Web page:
DHP is there to prevent homelessness, so if you are at risk of eviction due to Benefit Cap arrears, you must stress this when you apply for DHP – and also make sure your landlord knows you are applying and ask for time to do so.
Finally, if you are affected by the Benefit Cap or other cuts to Housing Benefits, Hands Off Our Homes wants to know! This can help us in our campaigning, so do drop us a line or call us. We will treat any information confidentially unless you tell us otherwise.
Our final item is about government policy, Labour policy and the outlook for council housing  (optional reading!)        
In a nutshell, under a Tory government the outlook for social housing is grim indeed. The policy of requiring councils to sell off their “higher-value” homes to pay for the subsidy on the right-to-buy for housing association tenants is still in the pipeline, and this will apply to any new housing made available at social rents. That means that where private developers include units at social or “affordable” rents (ie up to 80% of market rent) within a development these units are likely to be sold off as soon as the original tenant moves out. “Affordable” housing obligations can now be met through shared ownership and through building for sale at publicly-subsidised prices, so need not include homes for rent at all! Councils have very little ability to build new council houses themselves due to legal restrictions on borrowing, massive loss of rent revenue due to both the compulsory 1% year-on-year rent cuts and to the uncollectable arrears caused by benefit cuts, and also because of the huge payments councils are forced to make to central government under the “debt settlement” imposed when “self-financing” was introduced (for more explanation of this see https://keepourcouncilhomes.wordpress.com/2016/04/15/why-labour-should-write-off-the-fictional-council-housing-debt/
The Labour manifesto promises the lifting of the borrowing cap, and further investment in social housing from a special fund intended to “upgrade the economy”. In theory this should enable councils to build homes according to local need. However, partly for the reasons stated above, it is very unlikely that these measures will be sufficient to provide the amount of social housing needed, and certainly not the 100,000 new “genuinely affordable” homes a year which has been promised. In fact, that promise has now been diluted to 100,000 a year by the end of a term in government; and the new homes are to include “affordable” homes for sale and for part ownership, as well as homes for “affordable” and social rent. And there are issues to do with who will actually be providing these homes: eg will underfunded councils still be in the position of having to set up private business vehicles to provide housing (much or most of which would not be for social rents but for market and “affordable” rents and perhaps also for sale)?  And will housing associations be incentivised to move even further towards business plans based on building for sale or for market rents?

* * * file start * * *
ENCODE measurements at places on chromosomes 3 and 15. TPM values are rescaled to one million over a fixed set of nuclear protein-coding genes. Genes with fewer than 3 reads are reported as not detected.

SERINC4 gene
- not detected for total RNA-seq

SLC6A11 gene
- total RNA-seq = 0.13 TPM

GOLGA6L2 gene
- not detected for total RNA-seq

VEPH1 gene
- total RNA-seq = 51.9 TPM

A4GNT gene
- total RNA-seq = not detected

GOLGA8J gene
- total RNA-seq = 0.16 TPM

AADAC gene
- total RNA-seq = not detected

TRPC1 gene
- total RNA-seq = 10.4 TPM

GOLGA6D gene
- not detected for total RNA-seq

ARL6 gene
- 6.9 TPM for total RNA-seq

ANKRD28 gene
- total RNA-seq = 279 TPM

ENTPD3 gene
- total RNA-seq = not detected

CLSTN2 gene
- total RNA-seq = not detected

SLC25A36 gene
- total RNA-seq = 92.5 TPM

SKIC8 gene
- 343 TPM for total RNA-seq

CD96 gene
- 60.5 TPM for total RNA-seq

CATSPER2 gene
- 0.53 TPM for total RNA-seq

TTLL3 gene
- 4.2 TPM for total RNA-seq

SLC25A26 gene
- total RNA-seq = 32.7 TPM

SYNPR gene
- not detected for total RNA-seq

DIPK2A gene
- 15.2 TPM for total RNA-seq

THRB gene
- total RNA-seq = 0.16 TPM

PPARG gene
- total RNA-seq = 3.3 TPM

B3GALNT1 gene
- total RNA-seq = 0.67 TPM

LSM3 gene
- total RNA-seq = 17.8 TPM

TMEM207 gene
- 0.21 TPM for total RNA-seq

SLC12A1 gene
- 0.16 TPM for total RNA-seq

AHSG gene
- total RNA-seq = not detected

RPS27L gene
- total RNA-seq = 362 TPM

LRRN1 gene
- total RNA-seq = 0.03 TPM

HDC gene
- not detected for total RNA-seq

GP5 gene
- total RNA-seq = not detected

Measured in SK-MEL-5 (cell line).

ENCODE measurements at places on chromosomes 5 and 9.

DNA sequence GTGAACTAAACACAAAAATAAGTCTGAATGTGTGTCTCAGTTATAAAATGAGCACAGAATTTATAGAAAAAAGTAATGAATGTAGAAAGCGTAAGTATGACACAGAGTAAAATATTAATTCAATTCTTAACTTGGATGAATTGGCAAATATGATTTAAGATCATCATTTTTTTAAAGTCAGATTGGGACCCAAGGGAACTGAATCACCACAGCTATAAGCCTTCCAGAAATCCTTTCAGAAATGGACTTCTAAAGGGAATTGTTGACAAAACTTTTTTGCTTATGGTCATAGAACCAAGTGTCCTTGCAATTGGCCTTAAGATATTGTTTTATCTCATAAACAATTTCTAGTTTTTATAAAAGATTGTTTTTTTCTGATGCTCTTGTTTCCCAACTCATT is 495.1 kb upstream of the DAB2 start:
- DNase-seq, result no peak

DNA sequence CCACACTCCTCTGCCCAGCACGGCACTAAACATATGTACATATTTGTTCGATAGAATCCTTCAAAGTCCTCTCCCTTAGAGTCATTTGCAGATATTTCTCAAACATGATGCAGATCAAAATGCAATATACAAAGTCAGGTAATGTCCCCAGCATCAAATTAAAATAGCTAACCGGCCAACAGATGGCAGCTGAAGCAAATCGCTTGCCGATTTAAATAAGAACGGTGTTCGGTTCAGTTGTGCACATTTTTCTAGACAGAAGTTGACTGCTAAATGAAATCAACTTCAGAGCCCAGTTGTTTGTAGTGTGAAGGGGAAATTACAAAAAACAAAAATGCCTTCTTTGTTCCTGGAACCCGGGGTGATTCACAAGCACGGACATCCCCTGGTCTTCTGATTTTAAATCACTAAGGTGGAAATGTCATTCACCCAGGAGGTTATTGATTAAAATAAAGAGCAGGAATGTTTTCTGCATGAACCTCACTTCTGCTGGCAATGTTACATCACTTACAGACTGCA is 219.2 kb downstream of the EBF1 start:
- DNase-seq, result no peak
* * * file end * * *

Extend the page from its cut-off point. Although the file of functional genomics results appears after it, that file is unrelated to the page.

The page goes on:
So, whilst Labour’s plans are still far better than what we have currently under the Tories, we still have a lot of work to do to win a clear commitment from Labour to housing for everyone who needs it, at genuine council rents, in secure tenancies, and with adequate resources for upkeep and proper management. In other words, homes for human need, not for corporate profit!
Likewise, Labour’s policy on benefits is immeasurably better than the Tories’ – scrapping sanctions, abolishing the Work Capability Assessment, scrapping the Bedroom Tax and reinstating Housing Benefit for under-22s will all make a huge difference to the lives of those struggling under the burden of these vile policies. But again, there is more to do. For example, we need to win a clear commitment from Labour to abolish the Benefit Cap – and more than that, to properly come out against the horrendous scapegoating of claimants which has become the unquestioned norm in many quarters. And with the Tories weakened and discredited, there is real hope that we can turn around public opinion on these issues and get some really worthwhile wins!
Please join us – we meet every third Wednesday of the month at the UNISON offices on Woodhouse Lane – or contact us for more info.